she had brought forth her first-born Son, Isa. vii. 15.
Almon-dibltUhaim, the thirty-ninth station of the Israelites in

the wilderness. Num. xxxiii. 46.

Almond tree, time of its efflorescence, &c , according to
Pliny, Jer. i. 11. Why used as a symbol of promptitude,
ibid.

Almu.% tree or Algum tree, very uncertain what tree is meant
by this name, 1 Kings x. 14.

Alnajab, an Ethiopian tribe who perform the rite of cm-urn-

cision with knives made of stone, Josh. v. 2.
Altar, derivation and import of the term, Gen. viii. 20.
Deemed sacrilege to molest a man who had taken refuge
there, 1 Kings i. 50; ii. 30. The altar no asylum for a
presumptuous murderer, 1 Kings ii. 30.
Al-timrlnt. import of this term, Psa. Ivii., in prmeipio.
Ailing'» ingenious method of reconciling the discrepances in
the sacred text with respect to the number of captives that
returned from Babylon, Ezra ii. 2.
Alukah, ---;;. rendered "horseleech," probably a proper

name, Prov. xxx. 14.
Aluph, ah, wnat it imports, Gen. xxxvi. 15; Exod. Xt.

15; 'Jo. xi. 19.
Ahem, the ninth station of the Israelites in the wilderness,

Num. xxxiii. 13.
Ambidexter, to be an, in high repute among the ancients,

Judg. iii. 15. Quotations from Homer and Aristotle in

illustration of this circumstance, ibid.
Amen, very whimsical rabbinical derivation of this word,

Num. v. 22.
American Indians, singular opinion of the author of a work

entitled The Star in the West, respecting the origin of

these people, Hos. ix. 17.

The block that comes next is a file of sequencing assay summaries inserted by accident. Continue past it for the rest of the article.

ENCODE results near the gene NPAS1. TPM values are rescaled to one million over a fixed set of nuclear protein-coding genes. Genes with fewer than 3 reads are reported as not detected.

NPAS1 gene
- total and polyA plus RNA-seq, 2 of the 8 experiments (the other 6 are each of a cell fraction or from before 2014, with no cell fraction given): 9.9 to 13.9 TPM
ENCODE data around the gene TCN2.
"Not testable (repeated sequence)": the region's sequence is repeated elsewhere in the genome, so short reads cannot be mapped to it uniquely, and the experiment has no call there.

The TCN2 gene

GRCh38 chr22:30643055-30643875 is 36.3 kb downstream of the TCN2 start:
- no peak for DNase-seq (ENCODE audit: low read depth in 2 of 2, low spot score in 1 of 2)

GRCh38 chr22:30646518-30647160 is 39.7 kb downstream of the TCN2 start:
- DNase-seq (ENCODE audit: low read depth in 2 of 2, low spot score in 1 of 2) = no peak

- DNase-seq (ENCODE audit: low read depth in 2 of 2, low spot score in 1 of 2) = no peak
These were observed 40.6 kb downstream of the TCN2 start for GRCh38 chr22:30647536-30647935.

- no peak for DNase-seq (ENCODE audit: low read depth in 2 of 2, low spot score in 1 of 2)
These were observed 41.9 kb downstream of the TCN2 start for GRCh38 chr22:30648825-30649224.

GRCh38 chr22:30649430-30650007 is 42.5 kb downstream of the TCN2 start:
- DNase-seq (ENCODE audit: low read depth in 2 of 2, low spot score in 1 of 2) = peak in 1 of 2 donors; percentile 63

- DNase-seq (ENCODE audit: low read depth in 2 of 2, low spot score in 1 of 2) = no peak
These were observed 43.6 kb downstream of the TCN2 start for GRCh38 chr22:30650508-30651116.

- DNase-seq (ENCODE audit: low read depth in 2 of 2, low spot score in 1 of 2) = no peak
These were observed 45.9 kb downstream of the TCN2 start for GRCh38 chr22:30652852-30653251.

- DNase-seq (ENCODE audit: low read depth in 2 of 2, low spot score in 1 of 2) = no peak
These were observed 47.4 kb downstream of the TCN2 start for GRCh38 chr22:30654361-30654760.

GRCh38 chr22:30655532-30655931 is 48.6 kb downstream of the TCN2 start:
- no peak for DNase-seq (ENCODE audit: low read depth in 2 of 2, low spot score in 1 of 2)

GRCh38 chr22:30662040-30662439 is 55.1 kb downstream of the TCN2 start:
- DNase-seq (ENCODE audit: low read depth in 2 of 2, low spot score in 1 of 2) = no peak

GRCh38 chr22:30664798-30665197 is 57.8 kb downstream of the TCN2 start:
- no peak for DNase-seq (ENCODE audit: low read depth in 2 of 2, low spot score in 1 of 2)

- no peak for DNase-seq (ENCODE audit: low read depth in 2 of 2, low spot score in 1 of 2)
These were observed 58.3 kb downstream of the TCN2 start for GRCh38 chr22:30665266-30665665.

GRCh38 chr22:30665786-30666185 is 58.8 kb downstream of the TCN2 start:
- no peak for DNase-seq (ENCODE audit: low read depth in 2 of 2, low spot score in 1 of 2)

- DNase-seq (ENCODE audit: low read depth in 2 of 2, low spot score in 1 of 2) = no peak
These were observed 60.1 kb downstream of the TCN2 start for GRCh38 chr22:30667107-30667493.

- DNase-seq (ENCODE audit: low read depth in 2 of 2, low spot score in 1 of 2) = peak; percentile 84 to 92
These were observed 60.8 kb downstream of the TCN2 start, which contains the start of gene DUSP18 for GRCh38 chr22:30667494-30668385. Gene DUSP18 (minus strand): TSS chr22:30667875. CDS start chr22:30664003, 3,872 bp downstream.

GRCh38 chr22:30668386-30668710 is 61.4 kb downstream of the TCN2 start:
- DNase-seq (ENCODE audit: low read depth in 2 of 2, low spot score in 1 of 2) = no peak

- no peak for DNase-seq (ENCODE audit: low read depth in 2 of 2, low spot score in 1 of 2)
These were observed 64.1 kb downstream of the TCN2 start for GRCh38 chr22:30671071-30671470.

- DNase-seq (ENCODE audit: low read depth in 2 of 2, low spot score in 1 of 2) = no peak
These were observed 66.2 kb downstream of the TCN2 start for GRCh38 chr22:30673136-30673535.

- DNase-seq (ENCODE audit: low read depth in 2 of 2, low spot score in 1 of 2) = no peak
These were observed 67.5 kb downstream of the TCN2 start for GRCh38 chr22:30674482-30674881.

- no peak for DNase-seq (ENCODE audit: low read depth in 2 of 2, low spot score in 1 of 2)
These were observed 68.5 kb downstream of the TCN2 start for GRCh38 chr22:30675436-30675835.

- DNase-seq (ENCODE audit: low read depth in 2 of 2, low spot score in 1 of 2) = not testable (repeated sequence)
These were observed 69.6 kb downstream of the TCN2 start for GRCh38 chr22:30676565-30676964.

Americans, the Gog of Ezekiel, according to Mede, Ezek.

xxxviii. 2.

Amethyst, account of this precious stone, Exod. xxviii. 17.
Amorilei, where formerly situated, Josh. iii. 10. A name

often given to the Canaanites in general, 2 Sam. xxi. 2.
Amos, short biographical sketch of, Introduction to Amos.

Observations of Jerome, Lowth, and Newcome, on the style

of this prophet, ibid.
At/frioltais, an Arabic poet, whose works are in the Moalk-

kat, Psa. Ir is principio.

Amru, an eminent Arabian poet, Psa. Ix., in principle.
Amygdalus commums, or common almond tree, description

of the, Num. vii. 8.
Anammeleck, an object of idolatrous worship among the

Sepharvites, 2 Kings xvii. 31. Meaning of the name, ibid.

Represented under the form of a horse, according to Jarchi,

ibid. Probably the same with the Moloch of the Ammon-
ites, ibid.
Anathoth, situation of, according to Euscbras, Jerome, and

Josephus, Isar. x. 28.
Anav, -Qy, rendered meek, what it properly imports. Num.

xii. 3.
Anaximander, supposed by the Greeks to have been the

inventor of the division of the day into hours, Dan. iii. 6.
Anaximenes, singular anecdote concerning, Eccles. ix. 14.
Ancient versions, readings in the, confirmed by Hebrew

manuscripts, Gen. xxv. 8, xlix. 25; Judg. iii. 7; Job v.